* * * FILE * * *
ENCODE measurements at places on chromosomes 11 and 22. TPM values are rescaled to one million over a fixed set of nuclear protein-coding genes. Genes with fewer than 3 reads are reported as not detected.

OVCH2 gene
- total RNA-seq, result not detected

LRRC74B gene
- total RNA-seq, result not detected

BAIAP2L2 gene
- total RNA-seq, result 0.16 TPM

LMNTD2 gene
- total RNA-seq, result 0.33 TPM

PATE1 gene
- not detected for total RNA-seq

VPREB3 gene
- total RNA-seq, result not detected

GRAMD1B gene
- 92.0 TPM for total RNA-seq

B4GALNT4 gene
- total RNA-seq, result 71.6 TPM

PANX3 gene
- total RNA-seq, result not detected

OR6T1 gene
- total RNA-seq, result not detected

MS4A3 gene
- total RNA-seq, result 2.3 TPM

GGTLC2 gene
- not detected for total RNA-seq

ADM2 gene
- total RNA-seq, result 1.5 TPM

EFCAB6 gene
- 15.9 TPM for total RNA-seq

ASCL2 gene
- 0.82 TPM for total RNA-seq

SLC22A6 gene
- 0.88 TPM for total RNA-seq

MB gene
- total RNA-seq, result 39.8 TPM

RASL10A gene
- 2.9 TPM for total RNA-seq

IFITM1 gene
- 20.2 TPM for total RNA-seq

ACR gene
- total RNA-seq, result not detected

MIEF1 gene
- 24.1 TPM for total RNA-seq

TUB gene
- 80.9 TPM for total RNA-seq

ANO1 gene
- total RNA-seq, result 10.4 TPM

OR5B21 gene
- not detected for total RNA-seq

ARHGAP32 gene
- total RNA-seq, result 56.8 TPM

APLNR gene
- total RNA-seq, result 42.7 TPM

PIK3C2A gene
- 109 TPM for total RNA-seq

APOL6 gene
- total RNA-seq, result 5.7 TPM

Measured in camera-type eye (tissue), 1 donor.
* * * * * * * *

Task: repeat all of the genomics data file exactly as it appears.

ENCODE measurements at places on chromosomes 11 and 22. TPM values are rescaled to one million over a fixed set of nuclear protein-coding genes. Genes with fewer than 3 reads are reported as not detected.

OVCH2 gene
- total RNA-seq, result not detected

LRRC74B gene
- total RNA-seq, result not detected

BAIAP2L2 gene
- total RNA-seq, result 0.16 TPM

LMNTD2 gene
- total RNA-seq, result 0.33 TPM

PATE1 gene
- not detected for total RNA-seq

VPREB3 gene
- total RNA-seq, result not detected

GRAMD1B gene
- 92.0 TPM for total RNA-seq

B4GALNT4 gene
- total RNA-seq, result 71.6 TPM

PANX3 gene
- total RNA-seq, result not detected

OR6T1 gene
- total RNA-seq, result not detected

MS4A3 gene
- total RNA-seq, result 2.3 TPM

GGTLC2 gene
- not detected for total RNA-seq

ADM2 gene
- total RNA-seq, result 1.5 TPM

EFCAB6 gene
- 15.9 TPM for total RNA-seq

ASCL2 gene
- 0.82 TPM for total RNA-seq

SLC22A6 gene
- 0.88 TPM for total RNA-seq

MB gene
- total RNA-seq, result 39.8 TPM

RASL10A gene
- 2.9 TPM for total RNA-seq

IFITM1 gene
- 20.2 TPM for total RNA-seq

ACR gene
- total RNA-seq, result not detected

MIEF1 gene
- 24.1 TPM for total RNA-seq

TUB gene
- 80.9 TPM for total RNA-seq

ANO1 gene
- total RNA-seq, result 10.4 TPM

OR5B21 gene
- not detected for total RNA-seq

ARHGAP32 gene
- total RNA-seq, result 56.8 TPM

APLNR gene
- total RNA-seq, result 42.7 TPM

PIK3C2A gene
- 109 TPM for total RNA-seq

APOL6 gene
- total RNA-seq, result 5.7 TPM

Measured in camera-type eye (tissue), 1 donor.